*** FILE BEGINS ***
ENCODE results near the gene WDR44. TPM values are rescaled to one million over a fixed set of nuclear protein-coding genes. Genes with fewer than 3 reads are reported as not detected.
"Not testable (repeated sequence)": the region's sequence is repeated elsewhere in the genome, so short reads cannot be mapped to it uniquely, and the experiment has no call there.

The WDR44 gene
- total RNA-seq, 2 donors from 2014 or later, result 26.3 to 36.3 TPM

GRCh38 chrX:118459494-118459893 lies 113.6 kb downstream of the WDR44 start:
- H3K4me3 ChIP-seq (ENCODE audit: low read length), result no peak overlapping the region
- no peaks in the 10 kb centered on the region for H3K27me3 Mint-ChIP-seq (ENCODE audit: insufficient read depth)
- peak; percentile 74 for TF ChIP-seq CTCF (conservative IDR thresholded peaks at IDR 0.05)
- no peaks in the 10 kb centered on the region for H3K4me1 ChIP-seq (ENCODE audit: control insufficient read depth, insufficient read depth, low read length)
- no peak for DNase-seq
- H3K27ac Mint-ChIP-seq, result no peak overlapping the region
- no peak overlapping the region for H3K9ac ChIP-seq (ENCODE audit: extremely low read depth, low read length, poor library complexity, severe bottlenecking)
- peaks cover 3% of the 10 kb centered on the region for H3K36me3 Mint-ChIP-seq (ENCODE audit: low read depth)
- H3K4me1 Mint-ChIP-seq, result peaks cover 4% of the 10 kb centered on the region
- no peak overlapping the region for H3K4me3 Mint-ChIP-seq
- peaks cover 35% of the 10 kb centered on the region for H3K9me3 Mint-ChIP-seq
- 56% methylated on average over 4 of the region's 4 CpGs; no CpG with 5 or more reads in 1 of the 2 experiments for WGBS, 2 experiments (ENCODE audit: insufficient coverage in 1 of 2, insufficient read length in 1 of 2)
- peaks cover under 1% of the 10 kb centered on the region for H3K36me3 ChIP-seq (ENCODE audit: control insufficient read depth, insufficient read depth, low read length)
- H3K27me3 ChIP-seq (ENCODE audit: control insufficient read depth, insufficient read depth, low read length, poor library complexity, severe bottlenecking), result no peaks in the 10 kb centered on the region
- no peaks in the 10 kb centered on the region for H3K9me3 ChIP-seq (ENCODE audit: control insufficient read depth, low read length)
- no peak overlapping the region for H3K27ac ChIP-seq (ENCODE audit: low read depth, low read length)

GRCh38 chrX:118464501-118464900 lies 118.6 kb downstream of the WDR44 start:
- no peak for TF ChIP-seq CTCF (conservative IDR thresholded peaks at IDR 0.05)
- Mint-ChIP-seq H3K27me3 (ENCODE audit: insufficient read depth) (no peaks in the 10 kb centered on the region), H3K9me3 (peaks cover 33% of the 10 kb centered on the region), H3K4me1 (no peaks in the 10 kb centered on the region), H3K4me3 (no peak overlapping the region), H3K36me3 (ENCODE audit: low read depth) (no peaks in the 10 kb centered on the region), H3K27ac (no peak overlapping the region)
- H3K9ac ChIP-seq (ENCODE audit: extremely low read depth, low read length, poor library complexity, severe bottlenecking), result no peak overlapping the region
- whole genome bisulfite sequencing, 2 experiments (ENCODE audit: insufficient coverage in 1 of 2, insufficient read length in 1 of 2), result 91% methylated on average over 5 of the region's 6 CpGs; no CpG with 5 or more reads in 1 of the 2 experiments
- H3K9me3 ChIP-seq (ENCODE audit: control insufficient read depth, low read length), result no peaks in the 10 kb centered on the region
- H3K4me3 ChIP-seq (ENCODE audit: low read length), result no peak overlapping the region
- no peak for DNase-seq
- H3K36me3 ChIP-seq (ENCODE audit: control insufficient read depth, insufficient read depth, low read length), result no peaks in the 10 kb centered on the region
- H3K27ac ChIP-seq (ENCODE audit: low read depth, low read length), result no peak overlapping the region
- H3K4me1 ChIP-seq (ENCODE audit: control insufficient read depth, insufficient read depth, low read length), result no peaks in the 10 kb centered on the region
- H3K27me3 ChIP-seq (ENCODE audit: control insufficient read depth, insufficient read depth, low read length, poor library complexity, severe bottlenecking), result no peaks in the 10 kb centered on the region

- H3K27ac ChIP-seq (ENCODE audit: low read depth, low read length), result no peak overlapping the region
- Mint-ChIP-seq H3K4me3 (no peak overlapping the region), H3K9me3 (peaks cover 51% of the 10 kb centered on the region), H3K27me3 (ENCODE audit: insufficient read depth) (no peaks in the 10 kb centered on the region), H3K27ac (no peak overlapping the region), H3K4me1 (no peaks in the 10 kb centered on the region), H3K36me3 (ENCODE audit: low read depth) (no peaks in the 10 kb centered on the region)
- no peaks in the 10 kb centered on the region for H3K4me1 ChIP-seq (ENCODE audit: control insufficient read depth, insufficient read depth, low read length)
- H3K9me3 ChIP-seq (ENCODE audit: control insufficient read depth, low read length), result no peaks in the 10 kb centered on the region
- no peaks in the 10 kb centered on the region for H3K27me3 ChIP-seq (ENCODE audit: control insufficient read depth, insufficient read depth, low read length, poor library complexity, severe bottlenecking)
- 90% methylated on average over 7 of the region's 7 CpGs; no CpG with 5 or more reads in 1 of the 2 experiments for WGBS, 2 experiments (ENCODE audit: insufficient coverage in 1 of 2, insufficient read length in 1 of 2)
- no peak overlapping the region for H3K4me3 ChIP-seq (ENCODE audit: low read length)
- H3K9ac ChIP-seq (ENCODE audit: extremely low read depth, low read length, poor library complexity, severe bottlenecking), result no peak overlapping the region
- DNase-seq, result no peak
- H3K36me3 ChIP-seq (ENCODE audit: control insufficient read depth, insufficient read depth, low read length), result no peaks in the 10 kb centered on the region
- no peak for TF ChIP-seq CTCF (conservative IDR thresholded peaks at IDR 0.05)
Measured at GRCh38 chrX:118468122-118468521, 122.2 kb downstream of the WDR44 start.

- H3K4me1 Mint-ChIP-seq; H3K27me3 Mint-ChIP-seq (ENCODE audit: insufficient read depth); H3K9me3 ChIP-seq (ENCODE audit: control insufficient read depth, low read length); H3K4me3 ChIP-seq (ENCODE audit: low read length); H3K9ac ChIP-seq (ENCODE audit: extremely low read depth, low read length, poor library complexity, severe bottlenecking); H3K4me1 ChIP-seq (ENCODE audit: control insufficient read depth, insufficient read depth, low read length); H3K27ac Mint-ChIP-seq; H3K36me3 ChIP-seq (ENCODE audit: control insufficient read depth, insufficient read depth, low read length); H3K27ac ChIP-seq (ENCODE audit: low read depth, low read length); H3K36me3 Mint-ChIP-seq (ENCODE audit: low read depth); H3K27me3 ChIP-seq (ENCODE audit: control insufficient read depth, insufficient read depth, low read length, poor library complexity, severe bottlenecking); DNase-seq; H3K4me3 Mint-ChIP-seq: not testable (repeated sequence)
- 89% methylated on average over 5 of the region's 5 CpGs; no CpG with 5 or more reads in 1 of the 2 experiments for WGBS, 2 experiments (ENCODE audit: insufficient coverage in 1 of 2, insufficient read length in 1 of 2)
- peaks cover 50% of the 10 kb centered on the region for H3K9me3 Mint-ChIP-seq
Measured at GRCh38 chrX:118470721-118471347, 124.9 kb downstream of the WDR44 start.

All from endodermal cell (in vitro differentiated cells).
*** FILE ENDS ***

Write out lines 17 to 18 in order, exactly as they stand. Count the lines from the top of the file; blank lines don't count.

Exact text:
- 56% methylated on average over 4 of the region's 4 CpGs; no CpG with 5 or more reads in 1 of the 2 experiments for WGBS, 2 experiments (ENCODE audit: insufficient coverage in 1 of 2, insufficient read length in 1 of 2)
- peaks cover under 1% of the 10 kb centered on the region for H3K36me3 ChIP-seq (ENCODE audit: control insufficient read depth, insufficient read depth, low read length)